TiddasWhat research did you have to do for Tiddas and how did you go about it? I spent a month in Brisbane in 2011, living in some of the suburbs where my characters reside; West End, Kangaroo Point and Ashgrove. I had a residency at QUT (thank you CAL) and drove, walked and ferried to all the places mentioned in the novel. I sat in the cemetery in Brookfield, ate in the cafes and restaurants in Paddington and walked along the river a LOT! I am a method writer and put myself in the head space and physical space of my characters.

I then spent six months in Brisbane last year while editing the novel and adding more detail. I spoke to women there about everything from who does what where, and how they cope with menopause. I gave drafts of the novel to local Murri women to read also. I always spend time in any place I write about, to get the complete sense of landscape – what it looks like, what it smells like and how it might make my characters feel. To date I think Tiddas does place the best. I hope the local readers in particular feel I have captured there city well.

Have you had any surprising or unusual reader responses to your books? I’m always surprised when men read my chick lit. I’ve had two fellas ask questions from the floor at different events. One fella in Brisbane was the only man there for a talk about Not Meeting Mr Right and he’d read the novel, and asked me to read a particularly funny scene out loud. The other was a gentleman in his (I’m guessing) 70s, who questioned why a man didn’t appear to have a role till rather late in Paris Dreaming. He even cited the page number. I was gob-smacked!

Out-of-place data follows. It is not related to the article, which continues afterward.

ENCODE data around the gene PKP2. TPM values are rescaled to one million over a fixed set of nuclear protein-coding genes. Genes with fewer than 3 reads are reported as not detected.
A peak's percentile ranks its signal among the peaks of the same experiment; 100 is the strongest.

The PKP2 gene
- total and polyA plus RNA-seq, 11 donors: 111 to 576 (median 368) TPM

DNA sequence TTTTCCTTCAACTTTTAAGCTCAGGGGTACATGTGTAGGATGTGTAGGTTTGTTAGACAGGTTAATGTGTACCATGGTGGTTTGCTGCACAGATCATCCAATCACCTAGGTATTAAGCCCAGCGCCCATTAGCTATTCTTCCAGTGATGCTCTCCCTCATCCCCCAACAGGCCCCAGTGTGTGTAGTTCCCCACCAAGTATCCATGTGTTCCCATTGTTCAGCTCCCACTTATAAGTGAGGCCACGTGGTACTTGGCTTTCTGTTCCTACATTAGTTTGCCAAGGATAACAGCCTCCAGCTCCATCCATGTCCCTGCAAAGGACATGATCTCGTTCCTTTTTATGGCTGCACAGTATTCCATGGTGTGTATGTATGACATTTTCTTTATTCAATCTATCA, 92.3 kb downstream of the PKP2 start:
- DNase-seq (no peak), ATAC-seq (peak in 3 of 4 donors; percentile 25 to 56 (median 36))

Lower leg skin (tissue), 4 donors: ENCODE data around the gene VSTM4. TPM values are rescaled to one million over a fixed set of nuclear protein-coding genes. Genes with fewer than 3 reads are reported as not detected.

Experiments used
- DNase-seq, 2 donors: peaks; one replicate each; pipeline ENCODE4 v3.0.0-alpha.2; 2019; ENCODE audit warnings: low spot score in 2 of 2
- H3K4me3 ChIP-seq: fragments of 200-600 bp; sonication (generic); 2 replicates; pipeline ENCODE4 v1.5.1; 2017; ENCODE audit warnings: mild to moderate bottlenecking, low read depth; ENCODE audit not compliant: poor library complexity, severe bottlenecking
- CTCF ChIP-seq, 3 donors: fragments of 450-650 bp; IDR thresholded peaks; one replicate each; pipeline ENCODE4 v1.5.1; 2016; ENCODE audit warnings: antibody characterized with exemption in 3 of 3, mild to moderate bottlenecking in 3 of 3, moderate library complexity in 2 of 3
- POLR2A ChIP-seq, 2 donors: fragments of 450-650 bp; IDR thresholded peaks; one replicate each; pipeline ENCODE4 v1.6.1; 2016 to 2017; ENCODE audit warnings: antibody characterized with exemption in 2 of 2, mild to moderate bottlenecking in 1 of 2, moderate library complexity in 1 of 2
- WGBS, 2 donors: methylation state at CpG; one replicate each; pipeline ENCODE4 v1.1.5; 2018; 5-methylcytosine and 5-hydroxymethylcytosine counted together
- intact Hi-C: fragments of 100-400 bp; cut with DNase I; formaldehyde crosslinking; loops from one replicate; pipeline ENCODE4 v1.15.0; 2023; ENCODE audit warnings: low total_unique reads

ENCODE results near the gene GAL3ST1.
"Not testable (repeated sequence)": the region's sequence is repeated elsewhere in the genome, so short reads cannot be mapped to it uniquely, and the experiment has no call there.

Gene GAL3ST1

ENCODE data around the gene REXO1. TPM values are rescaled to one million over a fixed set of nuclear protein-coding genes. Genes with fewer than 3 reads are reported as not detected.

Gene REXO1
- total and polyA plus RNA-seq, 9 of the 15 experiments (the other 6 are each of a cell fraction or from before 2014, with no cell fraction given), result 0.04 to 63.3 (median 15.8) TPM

What are your writing habits?

I write in blocks of time. I will set aside weeks or months where all I do is sit and write and only work on the one thing.  I write in my office in Sydney mostly and will aim for between 2000 and 4000 words per day. I will rest comfortably with 3000 but readers need to understand I can do this because I have already mapped out each chapter and know where the story is going before I start. When working on the first draft of my last five books my day had a structure reflecting morning exercise, writing from 9am-2pm (maximum), and then onto personal emails and other work (but there would be no other major project at the same time). I finish early on my writing days because I am generally exhausted and my eyes burn. I rarely read anything when I am in the writing process, but I do consume a lot of caffeine and chocolate during the first draft stage.